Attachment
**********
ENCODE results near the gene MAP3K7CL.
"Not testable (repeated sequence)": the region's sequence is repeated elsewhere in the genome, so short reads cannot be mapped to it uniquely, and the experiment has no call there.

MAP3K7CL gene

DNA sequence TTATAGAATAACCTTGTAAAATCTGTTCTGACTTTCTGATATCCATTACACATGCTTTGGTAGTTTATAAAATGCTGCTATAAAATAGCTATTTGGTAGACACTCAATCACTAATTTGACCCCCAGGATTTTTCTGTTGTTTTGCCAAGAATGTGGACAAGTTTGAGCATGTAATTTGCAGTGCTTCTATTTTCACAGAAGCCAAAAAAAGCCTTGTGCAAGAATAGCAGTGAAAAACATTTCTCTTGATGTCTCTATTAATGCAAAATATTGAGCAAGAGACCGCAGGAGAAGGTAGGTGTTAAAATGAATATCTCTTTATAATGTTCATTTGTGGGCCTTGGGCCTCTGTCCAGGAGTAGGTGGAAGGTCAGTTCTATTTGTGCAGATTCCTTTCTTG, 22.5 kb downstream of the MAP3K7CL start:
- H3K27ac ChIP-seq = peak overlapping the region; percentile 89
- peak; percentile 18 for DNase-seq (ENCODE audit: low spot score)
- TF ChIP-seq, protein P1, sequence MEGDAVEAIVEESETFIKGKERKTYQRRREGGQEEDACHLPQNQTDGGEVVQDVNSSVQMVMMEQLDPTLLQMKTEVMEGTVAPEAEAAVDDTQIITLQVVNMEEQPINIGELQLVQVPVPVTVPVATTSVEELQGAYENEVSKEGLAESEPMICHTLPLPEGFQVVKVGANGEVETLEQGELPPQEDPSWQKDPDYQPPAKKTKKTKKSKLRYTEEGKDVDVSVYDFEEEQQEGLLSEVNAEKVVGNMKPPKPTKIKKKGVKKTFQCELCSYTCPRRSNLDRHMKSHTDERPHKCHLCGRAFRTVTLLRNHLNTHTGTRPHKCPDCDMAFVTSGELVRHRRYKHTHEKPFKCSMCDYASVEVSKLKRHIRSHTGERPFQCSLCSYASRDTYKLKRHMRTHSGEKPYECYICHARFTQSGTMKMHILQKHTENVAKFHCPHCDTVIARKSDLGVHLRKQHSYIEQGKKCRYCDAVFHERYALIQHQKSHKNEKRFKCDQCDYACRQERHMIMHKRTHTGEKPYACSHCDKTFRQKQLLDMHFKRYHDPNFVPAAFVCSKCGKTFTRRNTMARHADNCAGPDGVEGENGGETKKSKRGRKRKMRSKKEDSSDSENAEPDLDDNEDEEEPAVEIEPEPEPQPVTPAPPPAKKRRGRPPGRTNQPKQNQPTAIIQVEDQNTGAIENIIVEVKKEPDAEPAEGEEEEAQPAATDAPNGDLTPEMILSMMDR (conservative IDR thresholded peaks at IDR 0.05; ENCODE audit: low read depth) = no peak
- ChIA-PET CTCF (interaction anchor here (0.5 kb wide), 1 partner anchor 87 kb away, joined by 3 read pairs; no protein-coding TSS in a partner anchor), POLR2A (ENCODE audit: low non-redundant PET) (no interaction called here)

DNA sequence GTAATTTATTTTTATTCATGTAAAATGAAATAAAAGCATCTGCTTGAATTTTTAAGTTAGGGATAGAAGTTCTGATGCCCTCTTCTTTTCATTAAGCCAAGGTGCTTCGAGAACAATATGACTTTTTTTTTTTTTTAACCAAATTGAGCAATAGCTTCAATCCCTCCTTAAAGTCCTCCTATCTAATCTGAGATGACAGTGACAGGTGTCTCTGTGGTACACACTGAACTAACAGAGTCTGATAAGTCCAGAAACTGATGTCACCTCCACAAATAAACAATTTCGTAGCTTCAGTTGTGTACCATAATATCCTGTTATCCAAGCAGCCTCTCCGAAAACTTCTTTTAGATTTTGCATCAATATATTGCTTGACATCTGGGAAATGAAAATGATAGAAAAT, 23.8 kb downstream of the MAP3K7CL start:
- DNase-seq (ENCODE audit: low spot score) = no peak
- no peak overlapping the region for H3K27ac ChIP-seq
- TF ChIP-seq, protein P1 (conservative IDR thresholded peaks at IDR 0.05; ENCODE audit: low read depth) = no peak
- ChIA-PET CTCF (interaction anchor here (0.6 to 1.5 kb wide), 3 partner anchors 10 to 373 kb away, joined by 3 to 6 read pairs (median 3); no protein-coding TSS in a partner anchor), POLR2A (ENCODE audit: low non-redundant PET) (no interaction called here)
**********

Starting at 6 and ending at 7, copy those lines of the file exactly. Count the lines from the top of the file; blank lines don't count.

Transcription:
- peak; percentile 18 for DNase-seq (ENCODE audit: low spot score)
- TF ChIP-seq, protein P1, sequence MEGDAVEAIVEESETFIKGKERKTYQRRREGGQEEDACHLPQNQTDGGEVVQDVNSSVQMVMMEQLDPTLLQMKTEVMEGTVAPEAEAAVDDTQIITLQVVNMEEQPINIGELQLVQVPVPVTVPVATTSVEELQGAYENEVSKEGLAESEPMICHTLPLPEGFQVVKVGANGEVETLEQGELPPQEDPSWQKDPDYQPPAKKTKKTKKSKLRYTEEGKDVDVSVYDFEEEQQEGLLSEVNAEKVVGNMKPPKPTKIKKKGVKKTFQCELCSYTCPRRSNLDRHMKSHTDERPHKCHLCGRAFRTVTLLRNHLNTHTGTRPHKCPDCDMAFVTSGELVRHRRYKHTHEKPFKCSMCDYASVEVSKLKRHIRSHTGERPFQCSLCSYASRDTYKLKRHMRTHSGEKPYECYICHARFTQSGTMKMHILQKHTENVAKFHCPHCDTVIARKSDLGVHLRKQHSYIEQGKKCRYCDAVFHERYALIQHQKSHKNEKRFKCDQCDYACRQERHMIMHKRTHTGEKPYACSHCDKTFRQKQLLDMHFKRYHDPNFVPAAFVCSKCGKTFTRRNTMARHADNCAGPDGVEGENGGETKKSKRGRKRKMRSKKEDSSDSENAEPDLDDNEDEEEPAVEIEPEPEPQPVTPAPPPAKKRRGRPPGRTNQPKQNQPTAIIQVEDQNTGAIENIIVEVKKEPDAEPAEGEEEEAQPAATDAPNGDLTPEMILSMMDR (conservative IDR thresholded peaks at IDR 0.05; ENCODE audit: low read depth) = no peak